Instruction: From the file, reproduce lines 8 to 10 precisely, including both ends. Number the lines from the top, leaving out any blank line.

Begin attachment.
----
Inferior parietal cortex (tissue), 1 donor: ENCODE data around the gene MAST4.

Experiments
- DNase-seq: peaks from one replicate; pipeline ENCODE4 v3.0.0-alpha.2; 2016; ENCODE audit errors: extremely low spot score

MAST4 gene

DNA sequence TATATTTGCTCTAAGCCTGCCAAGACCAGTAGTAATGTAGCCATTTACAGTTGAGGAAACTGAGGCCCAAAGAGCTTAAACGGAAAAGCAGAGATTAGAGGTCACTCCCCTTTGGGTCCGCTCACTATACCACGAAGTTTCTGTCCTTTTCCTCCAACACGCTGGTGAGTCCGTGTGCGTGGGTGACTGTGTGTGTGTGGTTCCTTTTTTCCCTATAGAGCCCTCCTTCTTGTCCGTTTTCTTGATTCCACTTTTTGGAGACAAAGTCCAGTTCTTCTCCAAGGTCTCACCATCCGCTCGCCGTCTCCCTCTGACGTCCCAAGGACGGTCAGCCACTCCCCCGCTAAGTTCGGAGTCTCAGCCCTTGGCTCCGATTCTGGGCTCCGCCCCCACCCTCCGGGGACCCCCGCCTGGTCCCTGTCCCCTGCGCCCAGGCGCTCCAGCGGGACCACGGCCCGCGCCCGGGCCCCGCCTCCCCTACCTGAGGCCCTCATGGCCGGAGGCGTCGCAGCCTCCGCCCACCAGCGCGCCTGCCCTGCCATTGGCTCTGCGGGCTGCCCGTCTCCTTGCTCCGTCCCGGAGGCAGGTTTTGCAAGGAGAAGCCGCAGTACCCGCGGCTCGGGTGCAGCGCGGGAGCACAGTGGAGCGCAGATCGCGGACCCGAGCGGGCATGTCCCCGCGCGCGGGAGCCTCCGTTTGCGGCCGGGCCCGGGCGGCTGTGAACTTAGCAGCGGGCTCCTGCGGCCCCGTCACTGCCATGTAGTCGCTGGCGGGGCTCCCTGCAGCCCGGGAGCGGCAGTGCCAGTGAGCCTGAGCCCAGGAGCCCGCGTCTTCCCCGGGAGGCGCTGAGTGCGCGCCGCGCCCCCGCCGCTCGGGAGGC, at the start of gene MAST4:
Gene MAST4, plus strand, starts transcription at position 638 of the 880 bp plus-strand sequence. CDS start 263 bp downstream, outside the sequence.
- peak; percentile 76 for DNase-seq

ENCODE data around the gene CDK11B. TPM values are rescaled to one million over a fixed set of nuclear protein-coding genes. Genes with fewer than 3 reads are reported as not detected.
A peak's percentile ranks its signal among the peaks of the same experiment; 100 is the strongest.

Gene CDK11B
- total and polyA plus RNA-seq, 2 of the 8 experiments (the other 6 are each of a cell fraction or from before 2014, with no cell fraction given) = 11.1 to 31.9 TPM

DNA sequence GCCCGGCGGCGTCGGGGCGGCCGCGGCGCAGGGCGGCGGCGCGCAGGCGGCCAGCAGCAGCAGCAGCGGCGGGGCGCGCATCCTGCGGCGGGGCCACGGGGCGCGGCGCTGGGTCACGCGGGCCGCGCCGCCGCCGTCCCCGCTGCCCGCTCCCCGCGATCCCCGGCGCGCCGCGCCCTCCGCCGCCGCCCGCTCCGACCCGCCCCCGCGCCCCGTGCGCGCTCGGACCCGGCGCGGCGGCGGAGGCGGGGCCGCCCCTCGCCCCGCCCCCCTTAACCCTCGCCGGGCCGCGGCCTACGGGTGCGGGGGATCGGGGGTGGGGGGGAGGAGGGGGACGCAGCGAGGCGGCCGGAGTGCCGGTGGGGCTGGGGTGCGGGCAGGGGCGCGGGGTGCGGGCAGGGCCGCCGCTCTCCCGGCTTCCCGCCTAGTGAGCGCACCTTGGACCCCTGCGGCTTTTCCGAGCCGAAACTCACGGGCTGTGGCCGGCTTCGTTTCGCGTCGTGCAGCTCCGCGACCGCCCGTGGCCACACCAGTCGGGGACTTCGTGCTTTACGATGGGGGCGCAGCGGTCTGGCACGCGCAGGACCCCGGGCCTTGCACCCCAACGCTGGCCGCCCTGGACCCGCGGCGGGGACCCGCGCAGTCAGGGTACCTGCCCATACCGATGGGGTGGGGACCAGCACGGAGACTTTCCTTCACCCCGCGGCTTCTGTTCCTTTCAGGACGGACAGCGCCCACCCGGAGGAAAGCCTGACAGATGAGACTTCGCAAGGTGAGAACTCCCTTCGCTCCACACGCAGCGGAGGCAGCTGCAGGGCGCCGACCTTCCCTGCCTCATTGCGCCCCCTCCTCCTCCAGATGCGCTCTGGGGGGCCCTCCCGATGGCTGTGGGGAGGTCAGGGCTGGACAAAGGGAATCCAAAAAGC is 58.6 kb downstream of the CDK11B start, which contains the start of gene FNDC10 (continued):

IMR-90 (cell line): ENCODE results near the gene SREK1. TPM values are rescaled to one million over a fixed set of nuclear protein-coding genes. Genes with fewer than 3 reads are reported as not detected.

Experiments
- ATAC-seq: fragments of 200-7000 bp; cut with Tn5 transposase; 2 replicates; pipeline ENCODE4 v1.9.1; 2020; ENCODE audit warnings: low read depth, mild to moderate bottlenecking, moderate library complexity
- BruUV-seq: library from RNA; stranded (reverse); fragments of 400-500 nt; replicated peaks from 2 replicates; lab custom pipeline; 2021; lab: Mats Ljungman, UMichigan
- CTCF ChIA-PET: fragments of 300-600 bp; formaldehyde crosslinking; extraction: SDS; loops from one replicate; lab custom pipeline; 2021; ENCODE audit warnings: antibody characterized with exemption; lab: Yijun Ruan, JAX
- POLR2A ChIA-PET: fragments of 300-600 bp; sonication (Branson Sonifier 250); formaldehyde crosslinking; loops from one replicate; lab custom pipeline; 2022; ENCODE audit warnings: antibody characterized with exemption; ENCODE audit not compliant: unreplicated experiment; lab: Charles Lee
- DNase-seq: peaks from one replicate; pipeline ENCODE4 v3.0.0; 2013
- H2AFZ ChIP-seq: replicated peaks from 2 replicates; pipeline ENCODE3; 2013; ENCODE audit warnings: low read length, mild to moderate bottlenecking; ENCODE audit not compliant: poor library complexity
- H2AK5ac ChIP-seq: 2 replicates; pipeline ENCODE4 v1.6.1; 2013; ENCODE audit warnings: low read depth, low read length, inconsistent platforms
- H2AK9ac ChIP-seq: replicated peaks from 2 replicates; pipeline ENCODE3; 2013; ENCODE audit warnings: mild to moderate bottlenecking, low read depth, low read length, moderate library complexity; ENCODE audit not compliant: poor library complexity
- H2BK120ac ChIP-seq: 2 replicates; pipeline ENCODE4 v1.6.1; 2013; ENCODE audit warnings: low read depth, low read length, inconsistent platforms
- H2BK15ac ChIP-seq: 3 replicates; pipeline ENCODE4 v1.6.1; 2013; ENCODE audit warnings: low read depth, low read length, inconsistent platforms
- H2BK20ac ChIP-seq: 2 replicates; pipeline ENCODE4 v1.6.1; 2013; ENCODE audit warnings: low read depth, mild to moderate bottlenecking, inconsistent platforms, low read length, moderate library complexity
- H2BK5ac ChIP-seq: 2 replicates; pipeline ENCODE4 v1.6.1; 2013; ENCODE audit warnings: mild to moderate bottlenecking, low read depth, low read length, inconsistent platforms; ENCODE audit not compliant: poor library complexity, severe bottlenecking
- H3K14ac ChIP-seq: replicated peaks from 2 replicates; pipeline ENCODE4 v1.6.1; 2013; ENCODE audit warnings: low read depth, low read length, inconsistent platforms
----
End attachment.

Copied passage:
ENCODE data around the gene CDK11B. TPM values are rescaled to one million over a fixed set of nuclear protein-coding genes. Genes with fewer than 3 reads are reported as not detected.
A peak's percentile ranks its signal among the peaks of the same experiment; 100 is the strongest.

Gene CDK11B